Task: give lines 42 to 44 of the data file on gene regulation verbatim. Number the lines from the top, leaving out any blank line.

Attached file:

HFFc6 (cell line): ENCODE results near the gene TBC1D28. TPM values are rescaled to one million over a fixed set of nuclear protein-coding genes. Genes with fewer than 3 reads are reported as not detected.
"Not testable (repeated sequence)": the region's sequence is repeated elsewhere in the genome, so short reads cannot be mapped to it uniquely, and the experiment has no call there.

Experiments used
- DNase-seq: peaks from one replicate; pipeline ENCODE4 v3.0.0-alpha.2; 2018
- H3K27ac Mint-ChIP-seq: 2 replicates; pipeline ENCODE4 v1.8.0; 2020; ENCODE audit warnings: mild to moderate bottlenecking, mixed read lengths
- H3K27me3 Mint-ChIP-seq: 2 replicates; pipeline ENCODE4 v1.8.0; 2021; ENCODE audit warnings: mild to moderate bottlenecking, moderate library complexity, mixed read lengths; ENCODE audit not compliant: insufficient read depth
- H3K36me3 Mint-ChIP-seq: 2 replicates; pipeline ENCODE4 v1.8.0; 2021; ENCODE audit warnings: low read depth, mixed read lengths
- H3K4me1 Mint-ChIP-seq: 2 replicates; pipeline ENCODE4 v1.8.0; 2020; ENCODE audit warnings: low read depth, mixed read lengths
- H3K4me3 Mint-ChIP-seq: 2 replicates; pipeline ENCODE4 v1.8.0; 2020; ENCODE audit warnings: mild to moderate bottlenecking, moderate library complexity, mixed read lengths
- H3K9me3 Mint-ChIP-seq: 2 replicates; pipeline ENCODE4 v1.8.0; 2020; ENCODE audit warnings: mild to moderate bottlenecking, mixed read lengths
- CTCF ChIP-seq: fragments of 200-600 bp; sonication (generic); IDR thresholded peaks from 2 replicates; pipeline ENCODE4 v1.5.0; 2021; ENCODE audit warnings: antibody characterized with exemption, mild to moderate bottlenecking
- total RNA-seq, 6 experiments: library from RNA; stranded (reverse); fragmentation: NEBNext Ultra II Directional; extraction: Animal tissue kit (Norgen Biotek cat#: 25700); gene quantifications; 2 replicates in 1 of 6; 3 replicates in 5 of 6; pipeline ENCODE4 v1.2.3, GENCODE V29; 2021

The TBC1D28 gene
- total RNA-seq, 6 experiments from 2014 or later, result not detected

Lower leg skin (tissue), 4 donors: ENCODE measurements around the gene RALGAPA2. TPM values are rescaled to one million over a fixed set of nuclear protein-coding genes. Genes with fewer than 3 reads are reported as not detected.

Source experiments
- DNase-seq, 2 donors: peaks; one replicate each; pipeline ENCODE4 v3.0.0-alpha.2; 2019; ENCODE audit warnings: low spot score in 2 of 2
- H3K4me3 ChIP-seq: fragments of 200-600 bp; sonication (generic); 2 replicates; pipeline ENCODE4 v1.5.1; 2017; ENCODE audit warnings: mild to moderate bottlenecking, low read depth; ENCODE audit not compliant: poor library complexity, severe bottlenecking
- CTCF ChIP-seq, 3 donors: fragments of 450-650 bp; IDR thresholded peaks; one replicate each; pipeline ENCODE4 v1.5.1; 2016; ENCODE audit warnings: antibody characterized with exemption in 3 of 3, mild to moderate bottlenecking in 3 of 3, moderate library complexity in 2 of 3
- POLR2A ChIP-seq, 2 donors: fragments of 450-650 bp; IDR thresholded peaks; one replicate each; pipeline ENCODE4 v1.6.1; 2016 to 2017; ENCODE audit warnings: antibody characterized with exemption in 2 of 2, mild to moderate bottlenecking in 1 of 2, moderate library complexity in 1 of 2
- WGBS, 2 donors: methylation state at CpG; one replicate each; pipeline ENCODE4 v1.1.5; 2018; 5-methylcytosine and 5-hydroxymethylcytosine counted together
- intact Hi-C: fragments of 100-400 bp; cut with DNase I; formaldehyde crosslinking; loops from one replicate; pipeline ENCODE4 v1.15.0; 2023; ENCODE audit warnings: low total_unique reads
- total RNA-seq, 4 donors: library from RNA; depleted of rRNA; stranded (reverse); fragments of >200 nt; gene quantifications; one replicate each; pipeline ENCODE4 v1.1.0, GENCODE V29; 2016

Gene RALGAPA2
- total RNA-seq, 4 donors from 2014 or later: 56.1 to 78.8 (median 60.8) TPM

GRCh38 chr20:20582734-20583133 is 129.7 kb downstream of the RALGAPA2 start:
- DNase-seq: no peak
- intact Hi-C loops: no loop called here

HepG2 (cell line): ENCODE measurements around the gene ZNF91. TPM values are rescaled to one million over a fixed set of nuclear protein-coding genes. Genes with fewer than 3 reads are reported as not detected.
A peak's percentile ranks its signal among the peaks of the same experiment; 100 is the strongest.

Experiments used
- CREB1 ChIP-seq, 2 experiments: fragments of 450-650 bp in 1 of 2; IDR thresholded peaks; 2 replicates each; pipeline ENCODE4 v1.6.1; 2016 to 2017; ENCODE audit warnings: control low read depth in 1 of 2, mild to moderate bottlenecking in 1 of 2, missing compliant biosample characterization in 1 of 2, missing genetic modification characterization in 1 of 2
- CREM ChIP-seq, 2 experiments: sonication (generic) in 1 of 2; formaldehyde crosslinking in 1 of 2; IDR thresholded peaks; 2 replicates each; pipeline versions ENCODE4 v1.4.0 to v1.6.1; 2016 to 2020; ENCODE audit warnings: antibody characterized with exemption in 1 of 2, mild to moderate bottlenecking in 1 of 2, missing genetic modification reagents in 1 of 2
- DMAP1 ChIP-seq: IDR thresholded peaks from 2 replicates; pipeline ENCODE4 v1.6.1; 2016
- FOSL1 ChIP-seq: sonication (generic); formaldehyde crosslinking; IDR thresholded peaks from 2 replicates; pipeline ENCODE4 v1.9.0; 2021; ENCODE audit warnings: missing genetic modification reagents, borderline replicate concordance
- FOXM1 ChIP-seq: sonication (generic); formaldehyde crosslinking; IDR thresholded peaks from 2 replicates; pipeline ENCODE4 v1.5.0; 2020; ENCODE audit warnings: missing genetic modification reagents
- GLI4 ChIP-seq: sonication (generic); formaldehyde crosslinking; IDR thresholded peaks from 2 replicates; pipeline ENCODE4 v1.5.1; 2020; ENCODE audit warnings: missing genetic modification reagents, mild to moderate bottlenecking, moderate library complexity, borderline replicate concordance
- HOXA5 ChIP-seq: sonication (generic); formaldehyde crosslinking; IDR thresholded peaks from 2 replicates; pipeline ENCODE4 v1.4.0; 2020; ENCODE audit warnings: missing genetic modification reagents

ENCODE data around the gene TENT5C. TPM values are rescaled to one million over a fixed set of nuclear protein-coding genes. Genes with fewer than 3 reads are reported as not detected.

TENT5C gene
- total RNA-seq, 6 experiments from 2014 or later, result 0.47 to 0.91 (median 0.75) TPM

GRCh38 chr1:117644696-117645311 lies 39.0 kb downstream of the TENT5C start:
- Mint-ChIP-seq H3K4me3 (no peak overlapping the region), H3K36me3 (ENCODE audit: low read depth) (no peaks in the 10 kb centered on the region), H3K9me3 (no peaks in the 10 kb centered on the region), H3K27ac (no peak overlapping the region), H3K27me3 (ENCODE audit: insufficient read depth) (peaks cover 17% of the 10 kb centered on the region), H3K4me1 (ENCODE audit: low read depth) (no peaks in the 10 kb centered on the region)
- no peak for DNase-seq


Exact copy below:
GRCh38 chr1:117644696-117645311 lies 39.0 kb downstream of the TENT5C start:
- Mint-ChIP-seq H3K4me3 (no peak overlapping the region), H3K36me3 (ENCODE audit: low read depth) (no peaks in the 10 kb centered on the region), H3K9me3 (no peaks in the 10 kb centered on the region), H3K27ac (no peak overlapping the region), H3K27me3 (ENCODE audit: insufficient read depth) (peaks cover 17% of the 10 kb centered on the region), H3K4me1 (ENCODE audit: low read depth) (no peaks in the 10 kb centered on the region)
- no peak for DNase-seq